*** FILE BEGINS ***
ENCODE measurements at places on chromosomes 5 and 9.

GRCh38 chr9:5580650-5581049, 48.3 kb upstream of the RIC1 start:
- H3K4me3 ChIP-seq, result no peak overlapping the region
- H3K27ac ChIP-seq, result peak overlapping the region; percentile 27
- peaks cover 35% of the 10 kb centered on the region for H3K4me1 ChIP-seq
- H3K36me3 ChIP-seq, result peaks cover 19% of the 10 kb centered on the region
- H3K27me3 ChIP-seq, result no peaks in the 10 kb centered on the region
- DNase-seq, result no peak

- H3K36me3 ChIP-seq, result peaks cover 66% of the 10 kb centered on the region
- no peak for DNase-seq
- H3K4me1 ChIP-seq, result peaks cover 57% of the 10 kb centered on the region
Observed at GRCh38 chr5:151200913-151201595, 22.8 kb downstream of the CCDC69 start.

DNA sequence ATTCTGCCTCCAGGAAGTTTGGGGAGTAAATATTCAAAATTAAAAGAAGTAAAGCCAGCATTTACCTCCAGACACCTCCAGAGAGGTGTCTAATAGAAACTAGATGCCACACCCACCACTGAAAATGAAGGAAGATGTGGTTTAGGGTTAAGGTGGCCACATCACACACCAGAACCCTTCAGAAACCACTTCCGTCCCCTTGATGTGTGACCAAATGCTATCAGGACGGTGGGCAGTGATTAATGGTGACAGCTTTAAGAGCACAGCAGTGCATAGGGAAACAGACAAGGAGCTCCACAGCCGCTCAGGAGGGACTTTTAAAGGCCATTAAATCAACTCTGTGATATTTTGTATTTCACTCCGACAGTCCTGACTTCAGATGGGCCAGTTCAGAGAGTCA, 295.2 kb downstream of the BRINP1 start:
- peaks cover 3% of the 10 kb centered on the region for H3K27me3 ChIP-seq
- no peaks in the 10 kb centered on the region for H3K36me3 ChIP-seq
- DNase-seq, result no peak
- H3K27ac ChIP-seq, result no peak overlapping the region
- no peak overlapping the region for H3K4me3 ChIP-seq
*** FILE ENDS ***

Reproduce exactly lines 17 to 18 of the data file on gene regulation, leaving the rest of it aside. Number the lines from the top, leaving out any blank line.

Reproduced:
- H3K27ac ChIP-seq, result no peak overlapping the region
- no peak overlapping the region for H3K4me3 ChIP-seq